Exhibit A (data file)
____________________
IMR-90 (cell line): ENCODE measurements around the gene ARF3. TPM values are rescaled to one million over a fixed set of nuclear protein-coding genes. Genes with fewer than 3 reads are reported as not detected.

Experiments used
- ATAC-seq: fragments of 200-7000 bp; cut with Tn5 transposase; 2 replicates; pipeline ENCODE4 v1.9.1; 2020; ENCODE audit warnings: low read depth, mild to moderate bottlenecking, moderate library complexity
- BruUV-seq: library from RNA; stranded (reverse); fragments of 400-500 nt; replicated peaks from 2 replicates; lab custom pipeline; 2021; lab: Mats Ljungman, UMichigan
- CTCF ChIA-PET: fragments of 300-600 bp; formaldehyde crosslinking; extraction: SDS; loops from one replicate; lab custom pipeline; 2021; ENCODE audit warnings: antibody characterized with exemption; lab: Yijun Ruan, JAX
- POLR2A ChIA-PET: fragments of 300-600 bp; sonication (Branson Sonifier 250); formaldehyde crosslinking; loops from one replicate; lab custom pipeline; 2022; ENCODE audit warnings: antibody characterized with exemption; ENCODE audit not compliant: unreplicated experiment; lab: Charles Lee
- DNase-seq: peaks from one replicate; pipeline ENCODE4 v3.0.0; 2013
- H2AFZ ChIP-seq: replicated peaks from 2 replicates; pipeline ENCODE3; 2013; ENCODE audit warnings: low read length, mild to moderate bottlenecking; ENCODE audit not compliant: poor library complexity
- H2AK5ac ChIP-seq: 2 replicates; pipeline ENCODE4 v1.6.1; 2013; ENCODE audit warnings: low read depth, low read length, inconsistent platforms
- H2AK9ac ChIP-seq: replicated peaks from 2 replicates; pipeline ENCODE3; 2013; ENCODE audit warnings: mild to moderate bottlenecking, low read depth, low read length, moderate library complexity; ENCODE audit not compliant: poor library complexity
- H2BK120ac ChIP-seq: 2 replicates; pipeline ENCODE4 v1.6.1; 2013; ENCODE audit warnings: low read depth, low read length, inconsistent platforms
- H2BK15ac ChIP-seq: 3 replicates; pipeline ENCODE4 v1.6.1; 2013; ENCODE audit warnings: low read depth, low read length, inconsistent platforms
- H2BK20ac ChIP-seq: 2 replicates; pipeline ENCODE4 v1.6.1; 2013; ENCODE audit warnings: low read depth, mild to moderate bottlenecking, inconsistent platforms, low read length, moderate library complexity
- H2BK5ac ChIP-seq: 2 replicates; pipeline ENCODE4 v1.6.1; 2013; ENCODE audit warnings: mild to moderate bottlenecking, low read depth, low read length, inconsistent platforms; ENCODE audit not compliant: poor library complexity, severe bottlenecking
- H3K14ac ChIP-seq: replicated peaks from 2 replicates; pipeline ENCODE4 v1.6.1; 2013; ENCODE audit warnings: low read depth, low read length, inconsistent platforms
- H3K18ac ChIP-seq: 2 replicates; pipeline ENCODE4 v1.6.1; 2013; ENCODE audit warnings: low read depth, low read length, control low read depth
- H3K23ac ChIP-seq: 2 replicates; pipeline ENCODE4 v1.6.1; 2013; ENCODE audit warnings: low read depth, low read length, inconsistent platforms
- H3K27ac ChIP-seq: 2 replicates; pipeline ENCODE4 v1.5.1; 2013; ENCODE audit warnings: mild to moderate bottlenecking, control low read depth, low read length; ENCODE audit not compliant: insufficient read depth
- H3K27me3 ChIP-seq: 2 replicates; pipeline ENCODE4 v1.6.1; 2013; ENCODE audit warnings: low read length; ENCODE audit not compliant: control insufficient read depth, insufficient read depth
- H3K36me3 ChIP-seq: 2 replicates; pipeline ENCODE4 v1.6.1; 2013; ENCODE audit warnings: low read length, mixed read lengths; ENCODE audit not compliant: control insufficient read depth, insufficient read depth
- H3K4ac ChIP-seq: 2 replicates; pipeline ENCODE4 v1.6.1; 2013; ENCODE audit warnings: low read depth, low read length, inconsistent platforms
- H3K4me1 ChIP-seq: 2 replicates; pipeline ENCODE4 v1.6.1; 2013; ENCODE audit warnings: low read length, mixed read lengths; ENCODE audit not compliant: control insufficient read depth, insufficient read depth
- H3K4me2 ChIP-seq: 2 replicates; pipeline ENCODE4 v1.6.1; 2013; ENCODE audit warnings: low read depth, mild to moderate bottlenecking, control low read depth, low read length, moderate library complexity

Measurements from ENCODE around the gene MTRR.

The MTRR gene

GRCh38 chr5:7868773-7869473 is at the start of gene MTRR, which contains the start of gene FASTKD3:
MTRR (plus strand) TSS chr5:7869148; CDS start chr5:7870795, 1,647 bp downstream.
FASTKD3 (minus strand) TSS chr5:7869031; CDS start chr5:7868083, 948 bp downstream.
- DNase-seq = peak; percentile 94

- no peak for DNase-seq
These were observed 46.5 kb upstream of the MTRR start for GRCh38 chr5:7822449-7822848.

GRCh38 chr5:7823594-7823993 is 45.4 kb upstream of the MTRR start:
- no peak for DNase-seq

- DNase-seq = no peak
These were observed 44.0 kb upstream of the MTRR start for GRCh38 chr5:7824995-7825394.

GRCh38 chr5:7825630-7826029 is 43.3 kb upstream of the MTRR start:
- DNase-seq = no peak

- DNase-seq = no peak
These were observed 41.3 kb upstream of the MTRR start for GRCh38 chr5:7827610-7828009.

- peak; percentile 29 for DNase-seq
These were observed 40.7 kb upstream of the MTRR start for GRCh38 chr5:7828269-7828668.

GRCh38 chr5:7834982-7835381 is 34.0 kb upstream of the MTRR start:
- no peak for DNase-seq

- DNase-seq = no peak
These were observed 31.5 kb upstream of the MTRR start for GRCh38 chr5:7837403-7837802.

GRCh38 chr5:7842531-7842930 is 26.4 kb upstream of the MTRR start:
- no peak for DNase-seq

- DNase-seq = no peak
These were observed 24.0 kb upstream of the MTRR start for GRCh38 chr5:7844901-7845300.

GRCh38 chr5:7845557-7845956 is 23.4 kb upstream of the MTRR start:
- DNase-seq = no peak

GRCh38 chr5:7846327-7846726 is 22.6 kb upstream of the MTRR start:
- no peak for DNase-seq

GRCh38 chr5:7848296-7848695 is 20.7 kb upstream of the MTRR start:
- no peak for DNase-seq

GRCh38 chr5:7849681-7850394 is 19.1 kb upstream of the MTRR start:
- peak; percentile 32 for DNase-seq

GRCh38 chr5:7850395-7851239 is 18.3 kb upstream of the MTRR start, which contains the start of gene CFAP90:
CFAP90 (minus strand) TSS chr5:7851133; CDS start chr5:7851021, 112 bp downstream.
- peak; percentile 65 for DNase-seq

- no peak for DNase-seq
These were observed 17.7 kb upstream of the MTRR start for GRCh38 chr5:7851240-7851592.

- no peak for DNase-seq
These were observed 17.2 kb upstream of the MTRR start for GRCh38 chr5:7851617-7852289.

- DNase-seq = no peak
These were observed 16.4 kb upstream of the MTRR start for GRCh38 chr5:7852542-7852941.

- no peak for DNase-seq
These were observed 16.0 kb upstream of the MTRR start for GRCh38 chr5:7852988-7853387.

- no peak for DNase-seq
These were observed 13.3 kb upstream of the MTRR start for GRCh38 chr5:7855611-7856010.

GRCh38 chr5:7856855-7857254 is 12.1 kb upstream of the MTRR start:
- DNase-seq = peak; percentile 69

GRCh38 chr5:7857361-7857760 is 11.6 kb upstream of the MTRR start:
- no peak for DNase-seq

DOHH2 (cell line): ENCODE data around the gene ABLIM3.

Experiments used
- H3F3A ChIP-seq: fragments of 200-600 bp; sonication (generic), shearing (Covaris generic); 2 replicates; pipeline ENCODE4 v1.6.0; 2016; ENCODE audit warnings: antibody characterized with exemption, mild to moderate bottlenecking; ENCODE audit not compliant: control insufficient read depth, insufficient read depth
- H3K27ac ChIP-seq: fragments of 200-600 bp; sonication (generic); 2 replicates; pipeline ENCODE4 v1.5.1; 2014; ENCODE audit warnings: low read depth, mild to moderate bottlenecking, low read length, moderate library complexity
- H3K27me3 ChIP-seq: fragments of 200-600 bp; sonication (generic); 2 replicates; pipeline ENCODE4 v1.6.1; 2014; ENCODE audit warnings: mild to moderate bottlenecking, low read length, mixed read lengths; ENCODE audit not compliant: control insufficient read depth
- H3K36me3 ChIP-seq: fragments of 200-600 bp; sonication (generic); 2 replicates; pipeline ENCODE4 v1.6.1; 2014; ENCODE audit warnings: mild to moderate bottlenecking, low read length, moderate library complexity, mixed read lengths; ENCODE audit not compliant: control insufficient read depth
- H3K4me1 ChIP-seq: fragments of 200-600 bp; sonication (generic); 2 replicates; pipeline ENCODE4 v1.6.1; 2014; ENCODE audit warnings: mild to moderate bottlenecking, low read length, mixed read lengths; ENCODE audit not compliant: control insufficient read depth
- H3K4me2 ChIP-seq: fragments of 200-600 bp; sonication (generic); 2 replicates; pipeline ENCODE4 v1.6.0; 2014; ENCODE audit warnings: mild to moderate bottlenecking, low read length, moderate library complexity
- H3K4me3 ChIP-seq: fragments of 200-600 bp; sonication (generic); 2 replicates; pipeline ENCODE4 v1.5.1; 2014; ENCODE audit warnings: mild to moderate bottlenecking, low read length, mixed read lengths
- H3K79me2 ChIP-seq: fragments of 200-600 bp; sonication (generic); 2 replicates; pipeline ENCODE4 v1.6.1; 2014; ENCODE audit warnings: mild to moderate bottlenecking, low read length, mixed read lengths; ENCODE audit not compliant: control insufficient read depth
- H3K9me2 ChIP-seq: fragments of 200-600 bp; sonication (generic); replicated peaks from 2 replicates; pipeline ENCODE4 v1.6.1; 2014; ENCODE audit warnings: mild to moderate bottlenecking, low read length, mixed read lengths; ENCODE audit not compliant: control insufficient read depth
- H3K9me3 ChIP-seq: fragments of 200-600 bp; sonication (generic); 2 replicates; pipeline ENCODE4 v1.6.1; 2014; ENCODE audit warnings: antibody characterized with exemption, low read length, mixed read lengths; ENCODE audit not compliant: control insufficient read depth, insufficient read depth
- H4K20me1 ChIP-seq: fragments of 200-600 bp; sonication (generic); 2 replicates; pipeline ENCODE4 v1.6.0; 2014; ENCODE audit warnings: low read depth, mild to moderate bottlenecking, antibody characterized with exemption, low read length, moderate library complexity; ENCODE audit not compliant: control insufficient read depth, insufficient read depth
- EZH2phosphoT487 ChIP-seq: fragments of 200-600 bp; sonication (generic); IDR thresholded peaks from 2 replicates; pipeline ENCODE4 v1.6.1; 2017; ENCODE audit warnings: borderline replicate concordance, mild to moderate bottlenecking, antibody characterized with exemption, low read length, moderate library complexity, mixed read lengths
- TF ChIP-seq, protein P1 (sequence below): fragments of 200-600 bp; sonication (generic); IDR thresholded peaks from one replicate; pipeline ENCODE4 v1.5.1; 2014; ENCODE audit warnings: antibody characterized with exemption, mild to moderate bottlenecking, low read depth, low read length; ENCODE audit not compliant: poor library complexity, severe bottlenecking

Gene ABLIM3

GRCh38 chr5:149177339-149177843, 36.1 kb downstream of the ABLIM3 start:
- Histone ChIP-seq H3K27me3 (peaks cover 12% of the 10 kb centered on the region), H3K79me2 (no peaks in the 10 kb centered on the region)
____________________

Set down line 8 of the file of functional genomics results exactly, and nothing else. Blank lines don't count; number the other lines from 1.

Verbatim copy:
- H2AFZ ChIP-seq: replicated peaks from 2 replicates; pipeline ENCODE3; 2013; ENCODE audit warnings: low read length, mild to moderate bottlenecking; ENCODE audit not compliant: poor library complexity